I’ll be honest…as a Type A, Enneagram 3, ENFJ, and overall just overachiever who finds joy in achieving goals…failing is hard for me. Publicly failing…devastating for me.
But I quickly realized that if I was going to push passed the point of being an average business, I would have to try something out of my comfort zone. And that meant potentially failing…which, I did! Lo and behold, I survived though because I am here writing about it.
When I first launched The Photography Framework, I offered only PDF resources–no full course. Although I sold some resources, it wasn’t nearly as many as I had aimed to sell. Then I created the full video course. On my first launch…I sold zero. Yes, zero. And thus, yet another failure.
So I am outside of my comfort zone, but I know I am helping new and aspiring photographers because I get positive feedback all the time! It’s just a matter of finding the way to best deliver the information for those that need it, and that is where I am now.
Regardless, those “failures” have taught me so much more than if I was successful right off the bat!
Whenever I become really excited about something, it consumes me. I try to tamper my enthusiasm, but it often doesn’t work. In the beginning, I would find myself Googling things when I was supposed to be at dinner with my husband, or scanning social media trying to find marketing tactics that worked for other photographers at 2am when he was out at a field exercise.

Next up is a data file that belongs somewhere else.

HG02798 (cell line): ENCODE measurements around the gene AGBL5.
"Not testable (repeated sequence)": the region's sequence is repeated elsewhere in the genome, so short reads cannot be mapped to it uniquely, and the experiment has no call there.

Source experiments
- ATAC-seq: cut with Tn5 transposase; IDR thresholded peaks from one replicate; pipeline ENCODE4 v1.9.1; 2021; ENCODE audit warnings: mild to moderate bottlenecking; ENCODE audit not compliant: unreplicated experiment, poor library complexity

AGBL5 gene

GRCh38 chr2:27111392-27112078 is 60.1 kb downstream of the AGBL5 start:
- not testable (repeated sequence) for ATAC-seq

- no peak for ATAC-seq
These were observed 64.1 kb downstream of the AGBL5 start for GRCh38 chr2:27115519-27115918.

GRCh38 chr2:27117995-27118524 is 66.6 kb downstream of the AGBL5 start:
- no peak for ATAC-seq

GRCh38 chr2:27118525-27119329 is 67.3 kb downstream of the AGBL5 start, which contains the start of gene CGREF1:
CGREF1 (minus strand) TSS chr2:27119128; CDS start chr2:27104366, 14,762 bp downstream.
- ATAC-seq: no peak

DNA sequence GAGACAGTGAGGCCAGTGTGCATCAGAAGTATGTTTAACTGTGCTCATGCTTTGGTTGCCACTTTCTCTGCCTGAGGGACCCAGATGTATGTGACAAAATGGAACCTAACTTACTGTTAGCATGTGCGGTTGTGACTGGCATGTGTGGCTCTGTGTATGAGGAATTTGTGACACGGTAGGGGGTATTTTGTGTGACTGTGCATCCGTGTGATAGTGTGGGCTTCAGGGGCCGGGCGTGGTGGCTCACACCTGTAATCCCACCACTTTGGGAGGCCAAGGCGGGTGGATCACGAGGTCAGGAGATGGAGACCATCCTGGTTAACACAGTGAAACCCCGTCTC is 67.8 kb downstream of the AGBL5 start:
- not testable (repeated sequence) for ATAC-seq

For a long time, I used that enthusiasm as an excuse for the imbalance I felt. Yes, at the beginning of the business, that business will take a little more TLC, but I was putting more than just the normal TLC into things. It was impacting my relationships. So that’s when I noticed the power of imbalance.
Creating routines within my business that allowed for dedicated time to certain tasks (bookkeeping, marketing research, brainstorming for growth ideas, etc.) was a game changer! I make sure that I build time in for those bigger picture tasks that can sometimes feel overwhelming or wedge their way into “free time” if you let them.
Now that we have children, I am even more appreciative of having more of a semblance of balance between business and family.
Y’all, I make a lot of mistakes. I have skipped posting on social media. I have forgotten to send a specific client email. I have sent an album design a day late. And guess what? The world and my business still went on. My clients were understanding. And I had to give myself some grace.
I mentioned all the hats that we, as solopreneurs, wear. It is okay if we miss something. We are human.
Once I heard this analogy. We are all juggling, okay? It’s just that some balls are glass and some are plastic. The glass balls will shatter if they get dropped; the plastic balls, well, they’re a little more resilient. Things like family, your spouse, children, and parents–those are glass. Once they’re shattered they’re hard to repair, and even if they do get repaired you can always see the glue marks. Your business, with certain precautions and procedures built in, can be the plastic balls. If one of them gets dropped, it won’t shatter. Therefore, you can give yourself grace when those get dropped.
So after five years, I have learned a lot about photography, business, family, and life. I never want to stop discovering the power of new dynamics, and I hope you don’t either.